Good vs. bad web design

In this day and age we’re all so used to using the internet that a website needs to do more than just look pretty. It needs to be usable, functional and appealing whilst having a clear goal in mind, meeting audience expectations and providing valuable information to keep search engines happy as well, but unfortunately not everyone gets it right. Surprisingly even some of the most high-profile sites out there aren’t able to fulfil these core aims and we want to help ensure you don’t make the same mistakes, so here’s a quick overview of what constitutes good and bad web design so you know what needs to be done:


The key purpose of any site is to provide information, and that means a good one should provide that necessary information in an efficient and easy-to-find manner. Users should have everything they need at their fingertips without needing to hunt around for too long with effective navigation being vital, and a core part of the design process should be deciding what users will expect to find and delivering it in a clean, organised way.

A good website needs to be engaging too with just the right balance of visual appeal and operational efficiency, and it should always be a reflection of your brand as a whole. The design needs to take into account the industry you operate in, your professional identity and the style of any offline locations as well, ensuring everything works together for a consistent experience from every channel.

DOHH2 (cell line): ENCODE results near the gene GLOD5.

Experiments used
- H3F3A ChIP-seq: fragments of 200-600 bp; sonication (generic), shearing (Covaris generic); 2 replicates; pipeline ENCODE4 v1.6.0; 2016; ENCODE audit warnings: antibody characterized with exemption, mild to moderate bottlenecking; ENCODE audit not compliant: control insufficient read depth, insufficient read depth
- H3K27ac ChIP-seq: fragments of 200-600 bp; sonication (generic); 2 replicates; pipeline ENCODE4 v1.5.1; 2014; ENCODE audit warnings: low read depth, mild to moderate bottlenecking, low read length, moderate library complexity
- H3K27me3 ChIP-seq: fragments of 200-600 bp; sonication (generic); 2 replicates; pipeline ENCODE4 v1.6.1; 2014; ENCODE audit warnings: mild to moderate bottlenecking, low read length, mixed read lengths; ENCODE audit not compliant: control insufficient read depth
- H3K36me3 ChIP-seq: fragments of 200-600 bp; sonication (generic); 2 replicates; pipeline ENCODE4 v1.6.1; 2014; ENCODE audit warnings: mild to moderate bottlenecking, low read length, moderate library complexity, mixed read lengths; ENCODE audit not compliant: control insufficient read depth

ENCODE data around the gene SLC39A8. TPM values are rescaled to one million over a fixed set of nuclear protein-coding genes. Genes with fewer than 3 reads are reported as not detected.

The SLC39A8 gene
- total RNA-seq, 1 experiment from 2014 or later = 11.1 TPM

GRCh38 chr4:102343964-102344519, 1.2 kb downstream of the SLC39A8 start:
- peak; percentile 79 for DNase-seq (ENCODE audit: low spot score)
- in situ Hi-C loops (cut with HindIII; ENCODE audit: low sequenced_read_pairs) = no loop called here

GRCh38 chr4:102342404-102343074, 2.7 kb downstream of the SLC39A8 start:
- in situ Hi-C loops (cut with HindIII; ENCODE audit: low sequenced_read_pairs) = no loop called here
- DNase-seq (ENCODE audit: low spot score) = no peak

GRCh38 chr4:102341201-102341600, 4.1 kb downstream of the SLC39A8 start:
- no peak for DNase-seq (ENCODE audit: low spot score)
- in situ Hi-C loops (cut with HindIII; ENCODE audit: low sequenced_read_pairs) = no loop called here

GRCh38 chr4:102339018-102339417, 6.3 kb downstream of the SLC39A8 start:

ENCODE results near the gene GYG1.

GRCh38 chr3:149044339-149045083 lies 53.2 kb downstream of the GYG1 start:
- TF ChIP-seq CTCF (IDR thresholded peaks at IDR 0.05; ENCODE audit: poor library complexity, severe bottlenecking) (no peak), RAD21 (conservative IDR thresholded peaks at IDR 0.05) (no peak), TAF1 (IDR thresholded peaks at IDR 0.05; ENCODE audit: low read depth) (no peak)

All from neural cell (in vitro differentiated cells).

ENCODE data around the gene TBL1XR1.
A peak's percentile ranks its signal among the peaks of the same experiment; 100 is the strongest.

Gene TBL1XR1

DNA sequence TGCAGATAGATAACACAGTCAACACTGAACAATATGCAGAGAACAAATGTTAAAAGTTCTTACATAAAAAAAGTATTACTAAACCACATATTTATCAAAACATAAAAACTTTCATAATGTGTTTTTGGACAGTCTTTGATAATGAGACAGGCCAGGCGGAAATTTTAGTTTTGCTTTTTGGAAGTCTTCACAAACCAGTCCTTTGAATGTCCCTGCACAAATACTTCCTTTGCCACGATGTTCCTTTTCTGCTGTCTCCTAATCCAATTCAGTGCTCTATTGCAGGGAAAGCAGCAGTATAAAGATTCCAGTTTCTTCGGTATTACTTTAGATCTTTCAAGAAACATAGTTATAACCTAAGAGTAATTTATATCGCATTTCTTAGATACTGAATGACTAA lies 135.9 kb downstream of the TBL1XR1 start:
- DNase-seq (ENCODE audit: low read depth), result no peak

Bad websites tend to prioritise style over substance with high-flying animations often being seen, and whilst you might be left with luscious visuals you’ll have seriously slow speeds and users will often find it difficult to access the required information. These sites haven’t thought about navigation and often won’t think about the end user either, perhaps using sophisticated technologies that won’t work well on older machines or even smartphones, meaning users won’t get the experience they need.

It’s surprising how many sites fall prey to bad web design, and we’ve all been there—trawling through page after page of information yet still finding our questions unanswered, and with so much competition out there you need to make sure you don’t fall into that trap. Poor web design can be inconvenient and infuriating at best but at worst it can be downright damaging with visitors deciding to look elsewhere, so make sure to know the difference between good and bad design and you’ll be able to offer the experience users deserve.

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